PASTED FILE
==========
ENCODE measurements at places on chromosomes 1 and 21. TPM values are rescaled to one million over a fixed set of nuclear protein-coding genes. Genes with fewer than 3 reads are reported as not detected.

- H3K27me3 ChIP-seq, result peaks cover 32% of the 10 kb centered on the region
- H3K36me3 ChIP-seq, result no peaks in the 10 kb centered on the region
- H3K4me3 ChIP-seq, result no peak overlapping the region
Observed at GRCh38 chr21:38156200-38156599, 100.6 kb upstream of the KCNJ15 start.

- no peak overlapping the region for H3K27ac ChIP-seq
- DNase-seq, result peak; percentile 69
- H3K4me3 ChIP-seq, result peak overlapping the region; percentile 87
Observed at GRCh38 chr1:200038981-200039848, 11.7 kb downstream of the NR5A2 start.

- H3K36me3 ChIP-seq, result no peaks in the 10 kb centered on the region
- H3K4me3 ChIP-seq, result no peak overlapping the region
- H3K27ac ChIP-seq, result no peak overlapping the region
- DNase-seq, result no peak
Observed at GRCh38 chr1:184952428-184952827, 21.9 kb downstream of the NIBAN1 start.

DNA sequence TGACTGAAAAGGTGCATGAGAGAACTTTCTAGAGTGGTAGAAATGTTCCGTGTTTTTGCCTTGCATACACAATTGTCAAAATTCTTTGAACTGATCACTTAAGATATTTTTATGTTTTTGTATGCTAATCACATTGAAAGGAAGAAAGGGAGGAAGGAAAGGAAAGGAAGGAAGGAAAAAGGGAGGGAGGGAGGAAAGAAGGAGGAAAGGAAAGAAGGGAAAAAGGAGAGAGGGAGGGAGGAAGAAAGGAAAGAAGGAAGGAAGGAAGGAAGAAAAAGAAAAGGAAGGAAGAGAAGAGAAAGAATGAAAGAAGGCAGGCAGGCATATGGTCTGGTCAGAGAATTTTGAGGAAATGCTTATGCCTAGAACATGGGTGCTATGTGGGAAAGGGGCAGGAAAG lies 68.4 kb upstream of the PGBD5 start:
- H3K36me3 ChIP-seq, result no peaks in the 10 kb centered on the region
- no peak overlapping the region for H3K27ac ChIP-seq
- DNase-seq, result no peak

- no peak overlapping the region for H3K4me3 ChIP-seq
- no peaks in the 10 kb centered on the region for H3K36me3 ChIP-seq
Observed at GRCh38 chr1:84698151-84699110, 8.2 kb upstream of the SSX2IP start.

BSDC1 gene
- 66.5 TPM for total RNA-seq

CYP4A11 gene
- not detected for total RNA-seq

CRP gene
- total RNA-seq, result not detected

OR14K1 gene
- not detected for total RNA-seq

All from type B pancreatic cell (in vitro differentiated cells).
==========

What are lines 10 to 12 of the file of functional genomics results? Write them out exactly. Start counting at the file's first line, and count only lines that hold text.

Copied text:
- H3K36me3 ChIP-seq, result no peaks in the 10 kb centered on the region
- H3K4me3 ChIP-seq, result no peak overlapping the region
- H3K27ac ChIP-seq, result no peak overlapping the region